Pictures that depict life in pre-Industrial Britain tend to focus on regal figures or the aristocracy, with both groups shown to be courteous, civilised and refined beings, which makes for very boring viewing. For such a story to be entertaining, it would need to turn a well-utilised formula on its head, much like this film does.
At the turn of the 18th century, Britain is at war with France, and Queen Anne (Olivia Colman) is ruling the throne of England with the barest semblance of sanity. She has only two sources of comfort preventing her from madness: her rabbits, and Lady Sarah Marlborough (Rachel Weisz) who acts as her caretaker, advisor and confidant. Rumours abound that the two are also lovers, despite Sarah being married to Lord Marlborough (Mark Gatiss).
Newly arrived at the Queen’s estate is Abigail (Emma Stone), Sarah’s cousin and the daughter of a one-time nobleman. Abigail initially works as a lowly servant, but is promoted to lady-in-waiting after illicitly, successfully treating Queen Anne’s gout with an herbal remedy. Her presence is deemed a threat by Sarah, who worries that Anne is becoming increasingly fond of Abigail, hence lessening her authority over, and closeness to, the Queen.
The Favourite is quite an idiosyncratic film, combining the appearance of a period drama with the tone of a quirky independent release – characters utter endless profanities, the dancing is most inelegant and awkward, the soundtrack consists of classical music played on a harpsichord, and some lines of dialogue can only be described as peculiar. The film is also technologically distinctive, as evidenced by the fish-eyed lenses, panning shots and scenes of hedonism played in slow-motion.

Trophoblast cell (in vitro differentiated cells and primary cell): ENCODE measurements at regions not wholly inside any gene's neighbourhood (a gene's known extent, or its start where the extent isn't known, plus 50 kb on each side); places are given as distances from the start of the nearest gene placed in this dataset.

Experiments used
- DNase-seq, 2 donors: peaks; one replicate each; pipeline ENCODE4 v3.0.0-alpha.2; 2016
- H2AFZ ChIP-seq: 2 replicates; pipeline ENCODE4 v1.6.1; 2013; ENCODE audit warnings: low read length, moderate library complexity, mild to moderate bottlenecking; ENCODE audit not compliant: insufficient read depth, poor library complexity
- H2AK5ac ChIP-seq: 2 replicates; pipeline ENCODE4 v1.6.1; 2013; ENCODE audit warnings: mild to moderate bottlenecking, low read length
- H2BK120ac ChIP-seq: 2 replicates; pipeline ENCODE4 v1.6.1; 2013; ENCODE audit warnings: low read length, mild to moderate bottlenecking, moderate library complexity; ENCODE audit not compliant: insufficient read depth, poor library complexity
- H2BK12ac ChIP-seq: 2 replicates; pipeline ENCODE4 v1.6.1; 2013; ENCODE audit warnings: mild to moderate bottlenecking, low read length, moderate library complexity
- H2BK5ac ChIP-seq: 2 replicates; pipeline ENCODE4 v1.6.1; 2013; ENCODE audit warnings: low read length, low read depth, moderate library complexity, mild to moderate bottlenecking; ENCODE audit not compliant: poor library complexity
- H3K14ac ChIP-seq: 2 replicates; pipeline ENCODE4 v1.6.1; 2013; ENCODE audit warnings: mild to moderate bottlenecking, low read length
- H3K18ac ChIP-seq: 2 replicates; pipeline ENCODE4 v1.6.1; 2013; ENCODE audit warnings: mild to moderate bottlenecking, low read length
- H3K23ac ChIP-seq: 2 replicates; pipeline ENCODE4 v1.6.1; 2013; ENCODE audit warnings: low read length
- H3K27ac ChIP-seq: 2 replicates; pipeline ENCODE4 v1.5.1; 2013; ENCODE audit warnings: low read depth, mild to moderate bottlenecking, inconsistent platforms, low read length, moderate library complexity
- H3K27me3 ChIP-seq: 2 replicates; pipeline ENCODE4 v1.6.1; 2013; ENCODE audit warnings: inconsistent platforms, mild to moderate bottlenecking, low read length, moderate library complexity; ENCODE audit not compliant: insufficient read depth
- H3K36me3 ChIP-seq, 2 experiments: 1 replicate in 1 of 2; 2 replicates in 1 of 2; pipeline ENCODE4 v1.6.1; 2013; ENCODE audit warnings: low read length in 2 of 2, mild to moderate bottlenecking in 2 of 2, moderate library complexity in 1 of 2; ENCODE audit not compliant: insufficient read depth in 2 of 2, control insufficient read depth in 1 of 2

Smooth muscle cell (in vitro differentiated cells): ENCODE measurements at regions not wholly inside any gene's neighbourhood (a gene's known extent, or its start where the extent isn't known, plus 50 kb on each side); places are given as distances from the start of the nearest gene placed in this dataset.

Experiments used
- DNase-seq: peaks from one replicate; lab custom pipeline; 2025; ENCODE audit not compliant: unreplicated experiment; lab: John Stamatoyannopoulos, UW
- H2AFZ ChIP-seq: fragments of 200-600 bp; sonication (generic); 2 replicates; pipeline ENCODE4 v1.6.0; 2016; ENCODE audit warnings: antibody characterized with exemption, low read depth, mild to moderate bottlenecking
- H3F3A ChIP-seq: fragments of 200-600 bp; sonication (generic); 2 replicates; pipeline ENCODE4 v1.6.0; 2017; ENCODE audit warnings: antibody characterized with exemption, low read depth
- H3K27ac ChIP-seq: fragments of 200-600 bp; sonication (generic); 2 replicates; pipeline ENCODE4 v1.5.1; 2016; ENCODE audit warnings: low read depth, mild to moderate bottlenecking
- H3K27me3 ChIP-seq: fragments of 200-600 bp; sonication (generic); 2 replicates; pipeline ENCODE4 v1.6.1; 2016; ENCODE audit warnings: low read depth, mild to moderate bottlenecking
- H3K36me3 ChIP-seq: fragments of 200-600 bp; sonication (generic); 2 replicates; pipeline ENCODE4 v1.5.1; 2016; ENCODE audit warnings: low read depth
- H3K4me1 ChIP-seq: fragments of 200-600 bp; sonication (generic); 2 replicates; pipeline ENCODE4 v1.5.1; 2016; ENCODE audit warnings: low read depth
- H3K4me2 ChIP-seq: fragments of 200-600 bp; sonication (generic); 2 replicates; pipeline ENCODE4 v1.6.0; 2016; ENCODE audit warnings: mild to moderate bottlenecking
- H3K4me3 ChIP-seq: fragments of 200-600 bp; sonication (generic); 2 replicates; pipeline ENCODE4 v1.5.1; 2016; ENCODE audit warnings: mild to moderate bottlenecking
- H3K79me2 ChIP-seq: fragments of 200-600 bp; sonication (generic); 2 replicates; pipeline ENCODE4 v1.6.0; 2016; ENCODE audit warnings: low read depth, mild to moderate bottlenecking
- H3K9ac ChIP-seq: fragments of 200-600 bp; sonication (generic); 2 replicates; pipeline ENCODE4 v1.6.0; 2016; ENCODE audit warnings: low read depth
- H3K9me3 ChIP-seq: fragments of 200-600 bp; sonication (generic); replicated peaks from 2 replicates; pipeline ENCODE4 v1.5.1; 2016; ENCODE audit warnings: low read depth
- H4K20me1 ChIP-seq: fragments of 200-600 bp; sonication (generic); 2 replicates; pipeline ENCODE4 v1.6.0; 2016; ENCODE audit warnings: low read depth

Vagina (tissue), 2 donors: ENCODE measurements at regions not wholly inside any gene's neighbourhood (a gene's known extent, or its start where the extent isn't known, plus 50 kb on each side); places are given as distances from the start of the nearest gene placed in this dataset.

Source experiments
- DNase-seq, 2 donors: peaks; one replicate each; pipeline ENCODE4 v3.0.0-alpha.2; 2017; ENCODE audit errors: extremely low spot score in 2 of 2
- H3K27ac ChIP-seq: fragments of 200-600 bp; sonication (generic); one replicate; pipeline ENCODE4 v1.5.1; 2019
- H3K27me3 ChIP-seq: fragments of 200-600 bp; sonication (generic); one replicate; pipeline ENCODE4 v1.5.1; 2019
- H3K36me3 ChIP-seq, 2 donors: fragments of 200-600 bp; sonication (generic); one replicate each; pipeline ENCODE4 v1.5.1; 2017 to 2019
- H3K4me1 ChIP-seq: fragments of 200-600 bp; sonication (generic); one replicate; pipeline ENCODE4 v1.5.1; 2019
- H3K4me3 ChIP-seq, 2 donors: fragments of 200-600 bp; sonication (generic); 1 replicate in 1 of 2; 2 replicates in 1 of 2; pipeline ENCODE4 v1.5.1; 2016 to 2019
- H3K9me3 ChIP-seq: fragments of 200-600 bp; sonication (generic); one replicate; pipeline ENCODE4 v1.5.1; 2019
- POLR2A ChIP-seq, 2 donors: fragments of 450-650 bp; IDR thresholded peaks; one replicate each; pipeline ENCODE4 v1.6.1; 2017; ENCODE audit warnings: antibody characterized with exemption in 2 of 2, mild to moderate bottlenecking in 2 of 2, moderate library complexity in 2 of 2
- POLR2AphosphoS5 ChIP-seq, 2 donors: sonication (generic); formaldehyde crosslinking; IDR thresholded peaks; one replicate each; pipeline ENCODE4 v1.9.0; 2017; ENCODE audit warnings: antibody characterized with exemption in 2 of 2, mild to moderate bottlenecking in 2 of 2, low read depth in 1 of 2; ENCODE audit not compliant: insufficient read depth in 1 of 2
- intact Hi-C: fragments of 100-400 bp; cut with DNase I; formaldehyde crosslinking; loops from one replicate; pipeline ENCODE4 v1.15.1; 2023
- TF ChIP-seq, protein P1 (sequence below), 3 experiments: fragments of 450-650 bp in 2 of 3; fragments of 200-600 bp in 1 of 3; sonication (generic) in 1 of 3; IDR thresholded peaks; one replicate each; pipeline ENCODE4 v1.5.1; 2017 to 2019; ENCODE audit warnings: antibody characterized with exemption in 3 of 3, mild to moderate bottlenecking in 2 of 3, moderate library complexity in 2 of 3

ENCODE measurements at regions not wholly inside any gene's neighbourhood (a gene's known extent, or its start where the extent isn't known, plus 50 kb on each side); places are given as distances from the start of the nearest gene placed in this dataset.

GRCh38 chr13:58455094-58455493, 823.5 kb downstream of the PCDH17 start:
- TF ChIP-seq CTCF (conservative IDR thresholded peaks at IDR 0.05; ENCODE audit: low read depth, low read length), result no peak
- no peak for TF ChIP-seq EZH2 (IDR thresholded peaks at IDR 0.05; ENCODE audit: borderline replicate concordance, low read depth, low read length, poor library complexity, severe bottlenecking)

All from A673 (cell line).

All of these factors ensure that The Favourite is far removed from the other movies that set themselves in the 18th century, which usually prove slow, dreary and unpalatable; yet, it does possess many of the virtues found in said movies, like the elegant costumes (designed by multiple Oscar recipient Sandy Powell), immaculate set decoration and clear cinematography, the latter of which is courtesy of Robbie Ryan.
The performances are another highlight of The Favourite, particularly Olivia Colman’s. She deftly conveys Anne’s madness without resorting to melodramatics, whilst also showing her to be a compassionate, considerate figure who will listen to reason. One will additionally enjoy the acting of Nicholas Hoult, who dons heavy make-up and a large white wig to portray Robert Harley, the opposition leader during much of Anne’s reign, and the always-endearing Emma Stone as the witty, resourceful Abigail.
Although The Favourite is rich in qualities, there are elements which prove quite distracting, and frustrating. To begin with, the film’s text – which proclaims chapters and credits – is spaced evenly between very narrow margins, making it nigh-on unreadable; every bit of tension and suspense is extracted by picture’s end, with proceedings slowing to a halt as a result; and the conclusion is so underwhelming that the viewer will ultimately be left feeling disappointed as they leave the theatre.
The Favourite is an unorthodox release that eschews the banalities of royal dramas, preferring to rely on quirky exchanges and behaviour, an approach that works to its advantage. Equally, the film is blessed with some memorable performances and unique visuals, making it one of the more interesting pictures to emerge during this Awards season.